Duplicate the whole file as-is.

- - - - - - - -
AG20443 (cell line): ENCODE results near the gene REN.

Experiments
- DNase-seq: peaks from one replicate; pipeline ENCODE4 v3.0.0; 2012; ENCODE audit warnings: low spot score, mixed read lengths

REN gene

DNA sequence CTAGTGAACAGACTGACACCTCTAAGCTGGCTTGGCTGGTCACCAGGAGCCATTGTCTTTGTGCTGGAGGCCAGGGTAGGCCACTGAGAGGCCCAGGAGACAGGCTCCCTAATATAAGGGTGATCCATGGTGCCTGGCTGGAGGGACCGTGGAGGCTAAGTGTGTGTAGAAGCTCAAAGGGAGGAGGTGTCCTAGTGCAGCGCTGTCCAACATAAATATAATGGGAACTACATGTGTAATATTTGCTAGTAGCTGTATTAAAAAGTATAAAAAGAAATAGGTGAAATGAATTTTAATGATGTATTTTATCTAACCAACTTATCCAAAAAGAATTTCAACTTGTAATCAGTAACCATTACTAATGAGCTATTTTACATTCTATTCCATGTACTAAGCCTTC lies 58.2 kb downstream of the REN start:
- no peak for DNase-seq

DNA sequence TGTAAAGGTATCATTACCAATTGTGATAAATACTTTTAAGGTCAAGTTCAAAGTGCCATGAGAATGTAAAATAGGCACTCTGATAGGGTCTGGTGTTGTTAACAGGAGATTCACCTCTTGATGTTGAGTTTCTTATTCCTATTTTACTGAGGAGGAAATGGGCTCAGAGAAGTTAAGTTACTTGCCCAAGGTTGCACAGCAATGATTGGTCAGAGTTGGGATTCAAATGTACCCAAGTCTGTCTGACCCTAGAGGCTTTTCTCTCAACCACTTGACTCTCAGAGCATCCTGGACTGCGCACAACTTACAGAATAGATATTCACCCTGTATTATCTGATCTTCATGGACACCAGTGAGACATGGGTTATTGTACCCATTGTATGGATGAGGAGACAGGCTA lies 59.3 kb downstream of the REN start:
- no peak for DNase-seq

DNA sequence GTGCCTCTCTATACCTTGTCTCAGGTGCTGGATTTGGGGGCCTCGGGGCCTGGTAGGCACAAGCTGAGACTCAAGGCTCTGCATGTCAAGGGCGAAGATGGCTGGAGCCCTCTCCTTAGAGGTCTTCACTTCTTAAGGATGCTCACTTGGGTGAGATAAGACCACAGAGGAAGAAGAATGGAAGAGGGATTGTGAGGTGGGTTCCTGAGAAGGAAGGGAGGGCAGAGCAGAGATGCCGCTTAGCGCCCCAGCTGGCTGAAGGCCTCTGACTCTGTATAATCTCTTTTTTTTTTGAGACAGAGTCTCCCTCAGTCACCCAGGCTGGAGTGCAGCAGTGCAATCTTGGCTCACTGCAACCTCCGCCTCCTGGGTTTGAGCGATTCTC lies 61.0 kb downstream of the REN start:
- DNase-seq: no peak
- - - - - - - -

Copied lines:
AG20443 (cell line): ENCODE results near the gene REN.

Experiments
- DNase-seq: peaks from one replicate; pipeline ENCODE4 v3.0.0; 2012; ENCODE audit warnings: low spot score, mixed read lengths

REN gene

DNA sequence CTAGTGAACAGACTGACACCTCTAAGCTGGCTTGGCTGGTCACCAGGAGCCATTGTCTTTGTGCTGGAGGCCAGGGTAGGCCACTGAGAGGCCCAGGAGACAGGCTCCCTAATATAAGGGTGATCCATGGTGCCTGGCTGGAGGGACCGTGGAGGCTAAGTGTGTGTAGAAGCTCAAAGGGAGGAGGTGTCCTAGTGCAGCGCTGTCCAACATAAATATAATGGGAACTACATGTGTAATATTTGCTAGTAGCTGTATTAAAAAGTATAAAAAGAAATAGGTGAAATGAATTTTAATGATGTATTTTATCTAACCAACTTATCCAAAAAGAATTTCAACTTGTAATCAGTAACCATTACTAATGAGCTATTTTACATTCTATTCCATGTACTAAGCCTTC lies 58.2 kb downstream of the REN start:
- no peak for DNase-seq

DNA sequence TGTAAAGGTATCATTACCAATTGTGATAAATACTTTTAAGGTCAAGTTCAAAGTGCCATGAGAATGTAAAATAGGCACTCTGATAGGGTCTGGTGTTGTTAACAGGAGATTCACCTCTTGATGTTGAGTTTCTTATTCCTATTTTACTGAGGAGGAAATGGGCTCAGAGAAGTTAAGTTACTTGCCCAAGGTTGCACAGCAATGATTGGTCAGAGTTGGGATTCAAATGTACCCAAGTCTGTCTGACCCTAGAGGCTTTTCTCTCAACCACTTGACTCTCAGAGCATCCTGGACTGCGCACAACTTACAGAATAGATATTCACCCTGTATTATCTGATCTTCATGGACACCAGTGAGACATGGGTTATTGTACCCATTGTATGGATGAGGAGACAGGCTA lies 59.3 kb downstream of the REN start:
- no peak for DNase-seq

DNA sequence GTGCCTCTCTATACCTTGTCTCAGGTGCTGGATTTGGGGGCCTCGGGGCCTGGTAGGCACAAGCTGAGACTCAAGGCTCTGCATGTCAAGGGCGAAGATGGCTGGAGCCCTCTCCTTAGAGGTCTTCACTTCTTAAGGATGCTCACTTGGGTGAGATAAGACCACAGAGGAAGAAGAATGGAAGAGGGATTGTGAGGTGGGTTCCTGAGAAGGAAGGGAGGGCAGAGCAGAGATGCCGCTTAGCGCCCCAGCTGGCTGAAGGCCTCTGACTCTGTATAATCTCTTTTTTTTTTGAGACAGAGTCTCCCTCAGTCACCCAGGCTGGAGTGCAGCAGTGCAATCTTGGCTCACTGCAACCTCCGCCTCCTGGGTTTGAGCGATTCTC lies 61.0 kb downstream of the REN start:
- DNase-seq: no peak